It can take an extensive team to help someone with an eating disorder recover. The members of this team typically include family, friends, doctors and therapists. There are also groups of volunteers that can help make a patient’s transition to recovery easier. Meal supervisors assist nurses and doctors at in-patient facilities to ensure that people being treated for eating disorders are eating properly.
My friend Kristen has been a meal supervisor at a local mental health clinic for a year now, and she sat down with me to talk about the challenges and benefits the role offers her.
What do you do as a meal supervisor?
Kristen: At my clinic, volunteers come in when the nurses take a break and sit with the patients in the eating disorder clinic during meal time to ensure that meals are being eaten, and that eating disorder behaviours are not going on while eating.
These behaviours include trying to hide food, having negative body talk, talking about fat, or talking about food as disgusting.
Then there’s a post-meal supervision for an hour or so after meals the patients are supervised to ensure that they do actually keep all their nutrients and don’t go and purge the food that they just consumed.
Why did you want to become a meal supervisor?
Kristen: I found out about the clinic through a local volunteer search engine. I searched key words I was interested in such as mental health, because in the future, I would like to become an eating disorder psychologist. I thought this would be a good experience to be able to work with people in a vulnerable population and get to see how an in-patient facility functions.
What’s the best part about being a meal supervisor?
Kristen: One thing I do like about it is that it’s a fairly flexible position. You can choose to supervise breakfast, lunch, or dinner so it’s fairly easy to find a time that works well for me while being in school.
My favourite part of volunteering there is getting to have that interaction with the patients and helping them by doing something that is concrete versus something that is more abstract and obscure. It is difficult to find a job or volunteer opportunities to work with people who are diagnosed with some sort of psychopathology because of the high degree of confidentiality and credentials to needed work in those environments.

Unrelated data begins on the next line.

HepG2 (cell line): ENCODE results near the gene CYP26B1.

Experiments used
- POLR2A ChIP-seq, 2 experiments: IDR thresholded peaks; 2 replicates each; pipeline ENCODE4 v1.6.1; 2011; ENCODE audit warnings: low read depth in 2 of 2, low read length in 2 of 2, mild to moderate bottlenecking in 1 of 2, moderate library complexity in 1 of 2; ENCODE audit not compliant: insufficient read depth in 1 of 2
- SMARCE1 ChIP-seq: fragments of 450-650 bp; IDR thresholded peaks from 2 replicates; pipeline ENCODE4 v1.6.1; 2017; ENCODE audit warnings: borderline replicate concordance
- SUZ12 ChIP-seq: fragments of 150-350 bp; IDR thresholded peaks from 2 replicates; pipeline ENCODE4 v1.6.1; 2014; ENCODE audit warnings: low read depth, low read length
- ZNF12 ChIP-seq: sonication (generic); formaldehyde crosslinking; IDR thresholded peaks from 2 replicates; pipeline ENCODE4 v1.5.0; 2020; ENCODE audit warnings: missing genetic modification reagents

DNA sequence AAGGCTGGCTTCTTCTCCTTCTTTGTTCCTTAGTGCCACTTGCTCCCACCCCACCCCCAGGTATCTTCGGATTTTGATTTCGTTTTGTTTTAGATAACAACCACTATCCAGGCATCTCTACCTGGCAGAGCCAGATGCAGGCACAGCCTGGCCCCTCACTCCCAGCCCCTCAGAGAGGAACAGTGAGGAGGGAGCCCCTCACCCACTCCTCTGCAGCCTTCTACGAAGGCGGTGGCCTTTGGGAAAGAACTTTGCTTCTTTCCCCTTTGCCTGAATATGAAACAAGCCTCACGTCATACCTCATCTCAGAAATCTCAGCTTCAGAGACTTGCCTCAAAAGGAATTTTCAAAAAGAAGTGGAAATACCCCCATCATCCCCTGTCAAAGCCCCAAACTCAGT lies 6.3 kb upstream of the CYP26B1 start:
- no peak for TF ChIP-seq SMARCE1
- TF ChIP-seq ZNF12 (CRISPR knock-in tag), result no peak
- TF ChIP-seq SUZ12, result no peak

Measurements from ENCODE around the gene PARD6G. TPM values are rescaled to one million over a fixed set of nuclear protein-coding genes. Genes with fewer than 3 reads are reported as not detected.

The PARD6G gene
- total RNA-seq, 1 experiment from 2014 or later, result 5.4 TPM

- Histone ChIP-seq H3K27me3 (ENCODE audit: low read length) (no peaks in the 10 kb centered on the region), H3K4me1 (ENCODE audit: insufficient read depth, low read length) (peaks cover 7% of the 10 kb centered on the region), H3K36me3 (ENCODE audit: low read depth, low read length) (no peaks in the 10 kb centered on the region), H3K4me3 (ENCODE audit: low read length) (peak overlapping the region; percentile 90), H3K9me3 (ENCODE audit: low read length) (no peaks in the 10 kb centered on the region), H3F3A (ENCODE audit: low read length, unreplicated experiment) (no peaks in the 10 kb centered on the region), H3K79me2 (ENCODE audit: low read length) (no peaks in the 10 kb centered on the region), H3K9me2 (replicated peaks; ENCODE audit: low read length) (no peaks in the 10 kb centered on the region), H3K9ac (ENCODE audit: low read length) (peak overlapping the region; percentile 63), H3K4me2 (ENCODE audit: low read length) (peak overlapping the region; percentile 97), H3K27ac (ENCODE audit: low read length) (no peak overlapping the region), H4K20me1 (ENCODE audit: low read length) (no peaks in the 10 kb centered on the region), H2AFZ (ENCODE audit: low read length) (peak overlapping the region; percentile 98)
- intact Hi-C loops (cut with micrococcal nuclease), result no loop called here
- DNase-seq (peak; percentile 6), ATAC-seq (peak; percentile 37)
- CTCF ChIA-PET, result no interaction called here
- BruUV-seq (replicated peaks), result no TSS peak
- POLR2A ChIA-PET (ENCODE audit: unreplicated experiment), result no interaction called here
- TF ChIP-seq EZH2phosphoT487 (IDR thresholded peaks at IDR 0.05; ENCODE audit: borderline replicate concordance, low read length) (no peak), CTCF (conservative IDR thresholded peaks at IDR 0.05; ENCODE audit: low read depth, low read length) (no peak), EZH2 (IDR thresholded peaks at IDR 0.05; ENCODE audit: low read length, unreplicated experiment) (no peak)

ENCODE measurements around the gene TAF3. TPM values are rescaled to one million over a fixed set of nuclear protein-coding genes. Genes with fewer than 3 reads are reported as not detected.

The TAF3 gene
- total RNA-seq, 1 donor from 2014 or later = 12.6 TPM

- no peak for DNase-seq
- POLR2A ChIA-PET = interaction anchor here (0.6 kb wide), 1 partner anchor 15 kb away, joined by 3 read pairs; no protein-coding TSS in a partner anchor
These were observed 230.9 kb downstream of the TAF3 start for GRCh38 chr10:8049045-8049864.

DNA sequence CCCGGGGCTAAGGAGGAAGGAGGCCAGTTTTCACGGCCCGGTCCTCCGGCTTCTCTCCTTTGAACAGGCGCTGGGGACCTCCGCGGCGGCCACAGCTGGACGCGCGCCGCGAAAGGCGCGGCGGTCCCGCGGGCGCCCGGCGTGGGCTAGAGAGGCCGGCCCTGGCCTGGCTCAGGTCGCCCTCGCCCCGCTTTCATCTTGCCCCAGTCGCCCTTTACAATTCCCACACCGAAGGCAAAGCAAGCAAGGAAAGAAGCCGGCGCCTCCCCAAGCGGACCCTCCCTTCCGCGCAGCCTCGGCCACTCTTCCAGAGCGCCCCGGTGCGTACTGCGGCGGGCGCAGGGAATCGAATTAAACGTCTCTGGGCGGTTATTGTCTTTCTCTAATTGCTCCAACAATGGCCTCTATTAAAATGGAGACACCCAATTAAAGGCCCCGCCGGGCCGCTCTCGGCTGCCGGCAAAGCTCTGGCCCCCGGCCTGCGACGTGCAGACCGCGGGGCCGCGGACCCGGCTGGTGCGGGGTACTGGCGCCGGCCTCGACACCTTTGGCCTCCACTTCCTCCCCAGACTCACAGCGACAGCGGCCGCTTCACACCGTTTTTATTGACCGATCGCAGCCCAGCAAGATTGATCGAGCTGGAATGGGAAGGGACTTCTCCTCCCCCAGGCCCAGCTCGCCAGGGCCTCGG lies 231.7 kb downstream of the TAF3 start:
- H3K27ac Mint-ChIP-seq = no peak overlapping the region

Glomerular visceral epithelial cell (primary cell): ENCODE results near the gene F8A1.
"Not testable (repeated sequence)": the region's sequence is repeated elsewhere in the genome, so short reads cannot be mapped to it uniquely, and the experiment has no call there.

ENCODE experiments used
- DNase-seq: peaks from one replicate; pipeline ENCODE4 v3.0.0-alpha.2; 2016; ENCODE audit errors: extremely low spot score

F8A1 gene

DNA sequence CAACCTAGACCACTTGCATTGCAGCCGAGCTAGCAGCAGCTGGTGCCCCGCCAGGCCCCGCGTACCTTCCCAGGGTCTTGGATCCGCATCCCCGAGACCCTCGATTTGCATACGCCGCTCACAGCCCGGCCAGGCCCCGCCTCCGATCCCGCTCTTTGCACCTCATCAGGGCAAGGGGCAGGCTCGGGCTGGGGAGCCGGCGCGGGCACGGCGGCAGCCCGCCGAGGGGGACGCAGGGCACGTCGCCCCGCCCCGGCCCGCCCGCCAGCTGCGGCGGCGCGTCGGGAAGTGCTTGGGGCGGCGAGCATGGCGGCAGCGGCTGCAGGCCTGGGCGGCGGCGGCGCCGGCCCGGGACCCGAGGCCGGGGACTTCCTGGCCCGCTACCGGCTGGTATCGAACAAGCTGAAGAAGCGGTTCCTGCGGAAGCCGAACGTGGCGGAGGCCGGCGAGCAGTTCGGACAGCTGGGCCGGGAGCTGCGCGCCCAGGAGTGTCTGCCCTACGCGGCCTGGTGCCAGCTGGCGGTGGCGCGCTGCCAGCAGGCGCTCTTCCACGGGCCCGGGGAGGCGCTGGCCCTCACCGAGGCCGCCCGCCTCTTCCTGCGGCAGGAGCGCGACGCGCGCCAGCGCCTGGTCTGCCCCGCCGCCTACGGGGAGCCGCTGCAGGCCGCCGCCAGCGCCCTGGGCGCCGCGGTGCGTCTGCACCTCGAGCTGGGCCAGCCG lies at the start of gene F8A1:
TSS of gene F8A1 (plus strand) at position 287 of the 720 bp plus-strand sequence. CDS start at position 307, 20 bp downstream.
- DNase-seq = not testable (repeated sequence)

Additionally, recently, they have been having more of the staff eating there during the meals and it’s been great to see how the staff members support the patients in the clinic.
What’s the most challenging aspect of your role?
Kristen: I think the most challenging aspect is watching the different patients as they’re trying to eat their meals and seeing them struggle with it emotionally and feeling the discomfort while they’re eating. It’s a reality for many of them, and it’s to be expected when you’re volunteering in an eating disorder clinic.
Sometimes it’s difficult to know how involved you should be when you see that they are uncomfortable. It’s difficult to know if they want to be left alone to eat their meal in peace without extra attention being drawn to them, but you also don’t want them to feel alone and ignored.
Correcting the behaviours is also difficult because it can sometimes feel a little nit-picky. It can be awkward to tell someone who is older than you exactly how to sit or what they can talk about while they eat.
What advice would you give to someone who wants to volunteer in an eating disorder clinic?
If you are interested in volunteering as a meal supervisor, reach out to local hospitals and mental health clinics in your area. One in four people will be affected by mental illness in their lifetime. You could play an important role in supporting someone’s journey to recovery while learning more about what it takes to support someone living with an eating disorder.